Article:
Ullmann’s clever shoulder also captivated the Swiss. We can reduce the use of chemistry by 80%, says the founder

Ekostartup Ullmanna He made himself known for the first time at the end of last year, when with his clever shoulder won a silver spot in the CzechInvest Startup Challenge competition. In the following months, the company worked on filing a patent and got into the Swiss accelerator Mass Challenge.

“We want to scale organic production with artificial intelligence and robotics to make production greener and more sustainable,” explains the company’s co-founder Martin Ullmann. So far, Startup has produced a prototype of a robotic hoe, on which it tests the technology, and is gradually looking for the first customers.

“It is a row hoe that does not pull out the weeds, but with the help of knives it digs up the soil, so it basically hooves, as if someone takes a hoe and digs up the weeds, which then dries out. It is important that the machine does not primarily eliminate weeds, but creates conditions that prevent its formation. At the same time, it supplies other nutrients to cultivated crops. This has been done for centuries. By hoeing around the plants, the soil is soaked, so more oxygen gets into it and at the same time not so many weeds grow in those places. Hoeing also prevents water from evaporating. In addition, the cut weeds remain in the field and form more biomass after their decomposition. Thanks to our machine, the use of herbicides in conventional agriculture can be reduced by up to 80% and pesticides by up to 40%. ”

Weed control for farmers is one of the most important activities. Harmful species suck nutrients out of the field and overshadow crops. The yields from the weedy field are thus much lower than they should be. “Classical and especially smaller farmers solve this problem by using chemistry, which, however, cannot be considered a long-term sustainable method. On the contrary, the mechanical method is sustainable and it is actually a return to what was done forty or fifty years ago, “says Martin Ullmann.

When an ajťák and an agronomist meet

Martin Ullmann co-founded the company in 2019 with his father-in-law Jindřich Ullmann. “I am an Ajťák and my father-in-law is a farmer, an agronomist and at the same time an expert on sugar beet. One of the well-known farmers came to him with the idea that he would like to grow organic sugar beet, which requires mechanical hoeing. They figured out how to do it and that the machines that are available are very expensive and from abroad. And I was thrilled by the idea of ​​connecting IT and agriculture, where we would machine-detect the crop, ”recalls Martin Ullmann. In the end, he came to the conclusion that the problem of weed control could be solved through artificial intelligence that would control the shoulder knives.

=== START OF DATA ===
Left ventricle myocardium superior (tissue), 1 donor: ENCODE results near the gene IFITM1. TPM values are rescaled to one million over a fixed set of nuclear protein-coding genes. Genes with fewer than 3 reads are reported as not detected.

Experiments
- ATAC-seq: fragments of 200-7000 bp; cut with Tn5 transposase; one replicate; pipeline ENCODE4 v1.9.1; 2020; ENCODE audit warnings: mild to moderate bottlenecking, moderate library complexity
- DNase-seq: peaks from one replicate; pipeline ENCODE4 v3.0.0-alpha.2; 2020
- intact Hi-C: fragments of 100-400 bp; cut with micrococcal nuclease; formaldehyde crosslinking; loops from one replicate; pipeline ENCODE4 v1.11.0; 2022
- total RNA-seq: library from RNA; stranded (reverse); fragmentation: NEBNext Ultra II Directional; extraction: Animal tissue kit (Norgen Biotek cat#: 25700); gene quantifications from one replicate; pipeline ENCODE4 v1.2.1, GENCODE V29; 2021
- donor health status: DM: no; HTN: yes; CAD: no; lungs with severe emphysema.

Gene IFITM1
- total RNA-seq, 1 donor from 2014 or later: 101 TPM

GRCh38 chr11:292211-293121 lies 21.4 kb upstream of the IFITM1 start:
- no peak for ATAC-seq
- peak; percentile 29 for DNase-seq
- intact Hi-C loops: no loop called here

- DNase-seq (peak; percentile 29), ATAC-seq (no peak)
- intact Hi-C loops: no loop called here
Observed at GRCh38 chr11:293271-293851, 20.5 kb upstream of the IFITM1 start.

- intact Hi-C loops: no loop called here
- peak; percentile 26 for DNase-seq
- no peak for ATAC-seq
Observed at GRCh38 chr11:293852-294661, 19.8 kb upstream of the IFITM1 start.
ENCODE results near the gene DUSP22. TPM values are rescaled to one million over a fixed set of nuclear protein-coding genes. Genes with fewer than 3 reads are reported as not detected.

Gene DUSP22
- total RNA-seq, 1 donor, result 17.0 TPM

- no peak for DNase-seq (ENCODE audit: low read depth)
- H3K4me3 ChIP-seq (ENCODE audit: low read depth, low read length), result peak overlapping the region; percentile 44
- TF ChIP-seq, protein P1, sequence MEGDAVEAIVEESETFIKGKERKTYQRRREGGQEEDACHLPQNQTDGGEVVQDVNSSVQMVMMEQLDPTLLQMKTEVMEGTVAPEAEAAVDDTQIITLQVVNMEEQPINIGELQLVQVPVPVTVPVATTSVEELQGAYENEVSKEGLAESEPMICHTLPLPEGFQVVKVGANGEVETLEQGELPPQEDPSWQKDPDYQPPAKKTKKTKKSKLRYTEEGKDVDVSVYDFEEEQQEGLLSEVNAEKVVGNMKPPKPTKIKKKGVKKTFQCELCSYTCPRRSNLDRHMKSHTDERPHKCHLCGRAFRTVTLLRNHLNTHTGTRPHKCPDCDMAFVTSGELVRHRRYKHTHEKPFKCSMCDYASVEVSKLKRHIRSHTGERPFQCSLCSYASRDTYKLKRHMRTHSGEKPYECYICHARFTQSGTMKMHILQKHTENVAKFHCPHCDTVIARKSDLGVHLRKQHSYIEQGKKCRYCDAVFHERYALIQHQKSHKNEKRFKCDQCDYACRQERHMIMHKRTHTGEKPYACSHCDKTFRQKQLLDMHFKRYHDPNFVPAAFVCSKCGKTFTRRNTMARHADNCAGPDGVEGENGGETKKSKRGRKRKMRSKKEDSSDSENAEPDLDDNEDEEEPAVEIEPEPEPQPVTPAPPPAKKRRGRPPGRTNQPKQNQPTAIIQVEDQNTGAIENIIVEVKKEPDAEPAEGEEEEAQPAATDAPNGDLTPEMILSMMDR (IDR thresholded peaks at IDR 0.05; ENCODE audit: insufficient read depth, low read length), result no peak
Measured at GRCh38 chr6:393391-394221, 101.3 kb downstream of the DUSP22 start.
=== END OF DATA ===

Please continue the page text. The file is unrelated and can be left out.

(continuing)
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“Our equipment connects behind the tractor to a classic three-point hitch, just like any other agricultural machine. Due to the use of our hoeing machine, the farmer does not have to adjust anything complicated and can connect it to the hinge, which he uses for everything else. He just sets the crop he wants to dig on his shoulder, goes around the field and watches how it works. The hoe can be two-, six- or twelve-row and always has a pair of shoulder knives, we call it a cultivation unit, and each row contains a camera, a computer unit for controlling the knives and then the knives themselves. The camera scans the soil in a row and sends the image to a computer, which searches for selected plants, such as sugar beet. The computer evaluates whether it sees beets or where it is located and how fast the machine moves, and with this information in mind, it controls the shoulder knives, which open in front of the plant, bypass it so as not to damage it, and close behind it again. “

To make the device easier to develop and operate, the computer only detects selected crops, not the weeds themselves. “It’s a much simpler solution than smart spraying, which detects weeds and sprays chemicals where they can be found. But this means that they must be able to recognize different types of weeds and select the appropriate spray for each. At the same time, the weeds must be large enough to be captured by the camera. On the other hand, when we hoe, weeds may not have climbed out of the soil yet, but we will suppress it. So it’s much more efficient, and if done right, no weeds should even grow there. “

Crop detection works on the basis of machine vision and machine learning. Startup has created datasets of several crops. He collected the largest number of pictures for the mentioned sugar beet. “But we also work with other crops. We tested cabbage, we have data for pumpkins and then, for example, for garlic. It can be said that we can make any crops that are cherries or are in a row with corresponding gaps. Theoretically, we could also use our hoe on corn if it is sown in 45- to 50-centimeter rows. On the contrary, it is not suitable for cereals or onions. “